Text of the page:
Referring also FIGS. 2 and 3, in particular, the switch 20 opens and closes to control energization/de-energization cycles 19 (each having a constant duration called TS) of an inductor 14. In each cycle 19, the regulator 10 asserts, or drives high, the VSW voltage during an on interval (called TON) to close the switch 20 and transfer energy from an input voltage source 9 to the inductor 14. During the TON interval, a current (called IL) of the inductor 14 has a positive slope. During an off interval (called TOFF) of the cycle 19, the regulator 10 deasserts, or drives low, the VSW voltage to open the switch 20 and isolate the input voltage source 9 from the inductor 14. At this point, the level of the IL current is not abruptly halted, but rather, a diode 18 begins conducting to transfer energy from the inductor 14 to a bulk capacitor 16 and a load (not shown) that are coupled to the output terminal 11. During the TOFF interval, the IL current has a negative slope, and the regulator 10 may close a switch 21 to shunt the diode 18 to reduce the amount of power that is otherwise dissipated by the diode 18. The bulk capacitor 16 serves as a stored energy source that is depleted by the load, and additional energy is transferred from the inductor 14 to the bulk capacitor 16 during each TON interval.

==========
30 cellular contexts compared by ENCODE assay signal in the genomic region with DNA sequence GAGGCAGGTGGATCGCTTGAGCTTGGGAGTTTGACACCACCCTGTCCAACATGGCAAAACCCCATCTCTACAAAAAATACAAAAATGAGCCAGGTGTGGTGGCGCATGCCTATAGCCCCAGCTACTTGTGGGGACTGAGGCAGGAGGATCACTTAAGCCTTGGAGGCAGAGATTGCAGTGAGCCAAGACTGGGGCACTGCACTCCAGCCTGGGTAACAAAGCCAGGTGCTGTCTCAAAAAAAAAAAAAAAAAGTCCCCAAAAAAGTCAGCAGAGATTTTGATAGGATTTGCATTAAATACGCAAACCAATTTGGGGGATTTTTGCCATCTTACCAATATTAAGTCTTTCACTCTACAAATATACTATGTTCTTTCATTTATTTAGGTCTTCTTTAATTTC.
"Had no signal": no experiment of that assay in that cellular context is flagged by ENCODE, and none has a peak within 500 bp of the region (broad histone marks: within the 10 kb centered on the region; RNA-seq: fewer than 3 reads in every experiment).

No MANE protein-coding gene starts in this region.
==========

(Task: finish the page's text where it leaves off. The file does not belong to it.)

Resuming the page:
For the Buck switching regulator, the ratio of the TON interval to the TOFF interval, called a duty cycle, generally governs the ratio of the VOUT to the VIN voltages. Thus, to increase the VOUT voltage, the duty cycle may be increased, and to decrease the VOUT voltage, the duty cycle may be decreased.